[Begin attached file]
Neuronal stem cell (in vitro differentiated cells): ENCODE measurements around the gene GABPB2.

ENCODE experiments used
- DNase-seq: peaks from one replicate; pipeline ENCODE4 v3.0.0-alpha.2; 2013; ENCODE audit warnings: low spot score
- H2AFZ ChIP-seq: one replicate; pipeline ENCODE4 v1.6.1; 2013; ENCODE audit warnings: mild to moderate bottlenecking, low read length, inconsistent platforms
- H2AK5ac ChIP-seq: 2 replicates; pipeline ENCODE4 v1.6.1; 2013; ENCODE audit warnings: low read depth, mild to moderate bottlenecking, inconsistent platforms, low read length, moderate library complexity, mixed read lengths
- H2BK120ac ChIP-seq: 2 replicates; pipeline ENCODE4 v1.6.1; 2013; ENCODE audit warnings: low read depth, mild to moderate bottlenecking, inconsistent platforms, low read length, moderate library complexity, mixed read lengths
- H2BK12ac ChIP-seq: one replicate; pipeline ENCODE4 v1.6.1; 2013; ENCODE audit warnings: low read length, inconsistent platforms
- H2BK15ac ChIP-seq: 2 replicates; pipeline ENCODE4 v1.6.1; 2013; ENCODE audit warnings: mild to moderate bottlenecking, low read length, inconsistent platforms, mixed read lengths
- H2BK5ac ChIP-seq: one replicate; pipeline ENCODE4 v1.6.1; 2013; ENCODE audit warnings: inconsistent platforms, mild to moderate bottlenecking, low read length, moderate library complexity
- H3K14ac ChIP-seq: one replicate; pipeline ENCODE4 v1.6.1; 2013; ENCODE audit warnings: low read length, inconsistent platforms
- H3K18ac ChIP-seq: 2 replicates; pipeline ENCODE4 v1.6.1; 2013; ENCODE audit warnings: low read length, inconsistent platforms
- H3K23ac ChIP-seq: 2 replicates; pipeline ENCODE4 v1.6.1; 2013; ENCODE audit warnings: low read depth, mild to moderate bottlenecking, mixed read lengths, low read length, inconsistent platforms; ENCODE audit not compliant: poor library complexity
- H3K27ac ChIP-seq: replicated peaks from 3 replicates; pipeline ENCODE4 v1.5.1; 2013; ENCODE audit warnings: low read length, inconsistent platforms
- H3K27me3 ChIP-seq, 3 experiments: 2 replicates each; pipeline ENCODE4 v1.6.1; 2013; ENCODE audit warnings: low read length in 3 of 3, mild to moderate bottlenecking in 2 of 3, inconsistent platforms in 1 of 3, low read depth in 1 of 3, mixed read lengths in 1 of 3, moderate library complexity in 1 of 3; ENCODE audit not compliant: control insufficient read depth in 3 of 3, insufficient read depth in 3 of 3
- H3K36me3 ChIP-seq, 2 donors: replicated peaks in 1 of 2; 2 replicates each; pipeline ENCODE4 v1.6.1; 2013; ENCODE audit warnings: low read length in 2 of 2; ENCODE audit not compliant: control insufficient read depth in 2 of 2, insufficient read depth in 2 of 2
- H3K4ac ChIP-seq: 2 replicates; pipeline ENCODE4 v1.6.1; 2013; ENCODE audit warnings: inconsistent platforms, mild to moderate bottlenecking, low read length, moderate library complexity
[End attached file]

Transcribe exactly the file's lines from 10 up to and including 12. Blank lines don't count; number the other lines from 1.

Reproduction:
- H3K14ac ChIP-seq: one replicate; pipeline ENCODE4 v1.6.1; 2013; ENCODE audit warnings: low read length, inconsistent platforms
- H3K18ac ChIP-seq: 2 replicates; pipeline ENCODE4 v1.6.1; 2013; ENCODE audit warnings: low read length, inconsistent platforms
- H3K23ac ChIP-seq: 2 replicates; pipeline ENCODE4 v1.6.1; 2013; ENCODE audit warnings: low read depth, mild to moderate bottlenecking, mixed read lengths, low read length, inconsistent platforms; ENCODE audit not compliant: poor library complexity